Calais migrants
French CRS officers stand by to survey as humanitarian organizations distribute food to migrants in the northeastern French port of CalaisGetty

African migrants are risking their lives sailing across the treacherous Mediterranean Sea to reach connecting European cities before travelling to the UK.

Migrants from as far away as Mali and Eritrea sail to Italy and Greece before making their way to Germany and France, where many attempt to access the UK via Calais.

Moroccans and Algerians sail the short distance to Spain while Turkish migrants use Greece and Italy as their gateway to Europe.

Journeys are often fraught with danger - more than 3,000 people drowned in the Mediterranean en route to Europe in 2014 and there have already been 1,000 deaths in 2015.

The influx of migrants via the Mediterranean Sea has been exponentially rising, with 220,000 migrants crossing last year.

African migrants' route to UK
Afircan migrants travel to mainland Europe before making their way to the UK Europol

European crime agency Europol says organised criminal groups are facilitating the transport of the migrants across the Mediterranean - with Greek authorites last week dismantling one group that had pocketed at least €7.5m (£5.4m) from smuggling and related criminal activities.

Investigators say the gangs are also linked to human trafficking, drugs, firearms and terrorism and that there are currently two suspected members in the UK who are thought to have ties with seven organised crime networks. Of the countries affected by the gangs, Libya has the most suspects with links to gangs, with 144 thought to be in the north African country.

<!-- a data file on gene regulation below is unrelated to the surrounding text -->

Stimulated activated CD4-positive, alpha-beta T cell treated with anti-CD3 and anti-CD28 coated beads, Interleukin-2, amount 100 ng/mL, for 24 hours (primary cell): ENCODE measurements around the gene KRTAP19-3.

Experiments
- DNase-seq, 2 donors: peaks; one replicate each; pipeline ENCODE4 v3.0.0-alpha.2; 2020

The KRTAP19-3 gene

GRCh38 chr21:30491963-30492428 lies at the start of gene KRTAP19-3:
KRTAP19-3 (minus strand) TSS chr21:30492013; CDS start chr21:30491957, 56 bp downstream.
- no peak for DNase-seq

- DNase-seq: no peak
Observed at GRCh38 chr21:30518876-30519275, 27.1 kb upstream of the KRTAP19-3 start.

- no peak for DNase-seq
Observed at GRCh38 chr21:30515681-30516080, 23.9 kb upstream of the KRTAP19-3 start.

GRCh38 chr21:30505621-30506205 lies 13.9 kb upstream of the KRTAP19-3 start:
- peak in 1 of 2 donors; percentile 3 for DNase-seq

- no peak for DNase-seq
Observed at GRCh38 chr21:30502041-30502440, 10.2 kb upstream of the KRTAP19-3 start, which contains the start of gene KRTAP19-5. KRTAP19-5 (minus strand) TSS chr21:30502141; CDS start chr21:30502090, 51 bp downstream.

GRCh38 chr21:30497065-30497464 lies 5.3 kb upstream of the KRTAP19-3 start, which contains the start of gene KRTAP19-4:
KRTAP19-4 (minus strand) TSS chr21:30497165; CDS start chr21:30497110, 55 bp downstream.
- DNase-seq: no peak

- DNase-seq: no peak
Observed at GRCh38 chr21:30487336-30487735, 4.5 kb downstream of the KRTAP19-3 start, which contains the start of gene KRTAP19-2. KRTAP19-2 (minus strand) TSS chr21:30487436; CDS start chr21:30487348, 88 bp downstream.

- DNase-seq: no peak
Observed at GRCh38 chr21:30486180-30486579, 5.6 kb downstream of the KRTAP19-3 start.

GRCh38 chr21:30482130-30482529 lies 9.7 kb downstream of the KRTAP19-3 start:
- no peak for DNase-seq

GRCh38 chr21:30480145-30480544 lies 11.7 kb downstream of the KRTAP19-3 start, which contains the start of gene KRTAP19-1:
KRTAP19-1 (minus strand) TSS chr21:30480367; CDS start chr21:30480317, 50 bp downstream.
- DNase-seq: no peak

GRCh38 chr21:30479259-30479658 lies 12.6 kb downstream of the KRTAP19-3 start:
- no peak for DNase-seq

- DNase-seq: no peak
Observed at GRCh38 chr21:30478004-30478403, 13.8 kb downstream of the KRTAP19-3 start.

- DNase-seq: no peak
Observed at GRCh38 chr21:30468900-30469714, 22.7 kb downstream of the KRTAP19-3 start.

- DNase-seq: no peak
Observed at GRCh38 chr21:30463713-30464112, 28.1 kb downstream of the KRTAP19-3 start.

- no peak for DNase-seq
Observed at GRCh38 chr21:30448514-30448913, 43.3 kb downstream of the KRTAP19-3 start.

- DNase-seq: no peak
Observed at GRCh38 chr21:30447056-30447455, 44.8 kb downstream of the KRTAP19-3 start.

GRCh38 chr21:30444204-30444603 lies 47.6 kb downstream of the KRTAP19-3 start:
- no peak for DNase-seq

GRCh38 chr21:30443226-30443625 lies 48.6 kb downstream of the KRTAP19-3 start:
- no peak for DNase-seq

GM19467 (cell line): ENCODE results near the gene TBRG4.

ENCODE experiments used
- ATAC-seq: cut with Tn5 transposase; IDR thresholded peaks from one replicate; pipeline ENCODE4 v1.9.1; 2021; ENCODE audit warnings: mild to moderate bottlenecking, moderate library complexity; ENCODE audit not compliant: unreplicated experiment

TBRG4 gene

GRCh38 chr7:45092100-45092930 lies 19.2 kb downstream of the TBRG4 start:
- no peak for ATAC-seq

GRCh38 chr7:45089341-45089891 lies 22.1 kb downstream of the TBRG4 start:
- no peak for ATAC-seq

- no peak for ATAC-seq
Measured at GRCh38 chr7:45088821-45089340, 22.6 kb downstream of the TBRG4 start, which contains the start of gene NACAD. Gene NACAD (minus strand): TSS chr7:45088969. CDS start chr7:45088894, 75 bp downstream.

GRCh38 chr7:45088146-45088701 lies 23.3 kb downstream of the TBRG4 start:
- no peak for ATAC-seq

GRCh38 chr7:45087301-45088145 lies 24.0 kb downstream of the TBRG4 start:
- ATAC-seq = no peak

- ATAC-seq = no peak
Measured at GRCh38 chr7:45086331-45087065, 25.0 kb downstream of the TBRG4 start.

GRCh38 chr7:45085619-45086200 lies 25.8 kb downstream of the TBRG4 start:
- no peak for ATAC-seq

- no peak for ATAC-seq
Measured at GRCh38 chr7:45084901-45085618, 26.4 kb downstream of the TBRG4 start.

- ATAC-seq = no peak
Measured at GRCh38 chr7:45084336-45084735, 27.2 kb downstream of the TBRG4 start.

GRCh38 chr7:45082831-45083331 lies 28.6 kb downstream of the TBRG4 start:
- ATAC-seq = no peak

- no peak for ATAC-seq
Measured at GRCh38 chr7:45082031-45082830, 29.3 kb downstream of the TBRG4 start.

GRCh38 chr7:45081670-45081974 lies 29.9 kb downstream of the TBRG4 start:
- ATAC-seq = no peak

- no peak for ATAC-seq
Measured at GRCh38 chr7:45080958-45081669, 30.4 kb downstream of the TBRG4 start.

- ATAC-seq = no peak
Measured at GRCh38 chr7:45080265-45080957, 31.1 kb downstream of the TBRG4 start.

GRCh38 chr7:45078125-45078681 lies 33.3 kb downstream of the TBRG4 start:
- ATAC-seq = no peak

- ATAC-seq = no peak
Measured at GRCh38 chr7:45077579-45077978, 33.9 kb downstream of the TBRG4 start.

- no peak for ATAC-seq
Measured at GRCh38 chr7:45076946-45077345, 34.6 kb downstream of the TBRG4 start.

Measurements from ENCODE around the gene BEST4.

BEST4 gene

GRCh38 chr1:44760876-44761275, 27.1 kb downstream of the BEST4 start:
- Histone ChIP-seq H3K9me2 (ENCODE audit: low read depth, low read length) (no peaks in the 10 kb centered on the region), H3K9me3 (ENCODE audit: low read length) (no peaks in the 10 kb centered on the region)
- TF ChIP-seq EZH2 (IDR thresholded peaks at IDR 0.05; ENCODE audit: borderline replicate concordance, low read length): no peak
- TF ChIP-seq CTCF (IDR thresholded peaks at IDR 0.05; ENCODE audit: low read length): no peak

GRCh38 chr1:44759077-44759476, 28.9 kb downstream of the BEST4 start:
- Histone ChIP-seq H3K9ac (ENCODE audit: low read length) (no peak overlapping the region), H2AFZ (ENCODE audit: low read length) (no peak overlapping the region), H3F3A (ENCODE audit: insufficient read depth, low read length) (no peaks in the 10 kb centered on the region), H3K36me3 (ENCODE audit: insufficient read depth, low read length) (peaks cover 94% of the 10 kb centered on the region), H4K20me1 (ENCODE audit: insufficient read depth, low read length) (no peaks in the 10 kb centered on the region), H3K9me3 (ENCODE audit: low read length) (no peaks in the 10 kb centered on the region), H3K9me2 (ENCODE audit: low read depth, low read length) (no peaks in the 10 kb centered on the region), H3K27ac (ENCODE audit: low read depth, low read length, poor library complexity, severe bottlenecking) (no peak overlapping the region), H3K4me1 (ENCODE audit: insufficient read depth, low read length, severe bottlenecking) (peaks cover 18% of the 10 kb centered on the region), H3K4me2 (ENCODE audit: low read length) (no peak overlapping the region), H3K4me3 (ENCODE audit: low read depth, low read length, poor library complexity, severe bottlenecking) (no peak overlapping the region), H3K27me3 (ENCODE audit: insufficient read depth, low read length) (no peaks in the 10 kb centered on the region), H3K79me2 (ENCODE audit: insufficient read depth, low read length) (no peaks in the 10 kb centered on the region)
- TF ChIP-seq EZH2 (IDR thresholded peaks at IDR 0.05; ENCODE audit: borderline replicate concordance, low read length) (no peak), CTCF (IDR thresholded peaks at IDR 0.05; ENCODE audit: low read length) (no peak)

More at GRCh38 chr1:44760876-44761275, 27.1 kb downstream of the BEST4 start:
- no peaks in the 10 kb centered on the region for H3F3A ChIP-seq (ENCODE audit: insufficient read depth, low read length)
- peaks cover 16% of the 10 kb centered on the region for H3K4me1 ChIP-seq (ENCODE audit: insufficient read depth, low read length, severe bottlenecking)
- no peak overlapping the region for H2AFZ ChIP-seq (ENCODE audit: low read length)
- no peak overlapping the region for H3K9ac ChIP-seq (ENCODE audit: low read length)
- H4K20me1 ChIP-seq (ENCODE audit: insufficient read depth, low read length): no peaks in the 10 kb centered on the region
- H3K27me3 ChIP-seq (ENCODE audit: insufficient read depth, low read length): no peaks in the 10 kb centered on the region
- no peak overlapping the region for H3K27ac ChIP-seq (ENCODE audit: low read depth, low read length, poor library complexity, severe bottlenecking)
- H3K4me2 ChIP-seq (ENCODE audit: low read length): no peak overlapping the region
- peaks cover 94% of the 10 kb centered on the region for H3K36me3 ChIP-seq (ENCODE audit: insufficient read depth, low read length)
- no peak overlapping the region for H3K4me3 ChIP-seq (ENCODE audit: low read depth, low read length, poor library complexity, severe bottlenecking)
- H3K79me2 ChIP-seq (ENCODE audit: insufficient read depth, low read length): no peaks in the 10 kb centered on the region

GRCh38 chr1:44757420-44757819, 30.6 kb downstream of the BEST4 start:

To combat the traffickers, 13 European Union nations, including the UK, have signed up to JOT Mare, an operation that will draw on Europol intelligence and member states' capabilities to carry out coordinated probes against the gangs.

"We all know that today's situation in the Mediterranean is particularly worrying. We are confronted with an unprecedented increase of people embarking on dangerous journeys to escape wars, seeking international protection or simply looking for a better life.

"To put it in numbers, over 220.000 migrants entered Europe in 2014 compared to 60,000 in 2013. And unfortunately, in many of these journeys we also witnessed the tragic loss of lives: in 2014 there were more than 3,000 deaths; while in 2015 there have already been more than 1,000 deaths.

"Therefore, doing more and better to counter smuggling is a priority for the European Commission and it will also be one of the main pillars of the European Agenda on Migration that we will adopt in May this year."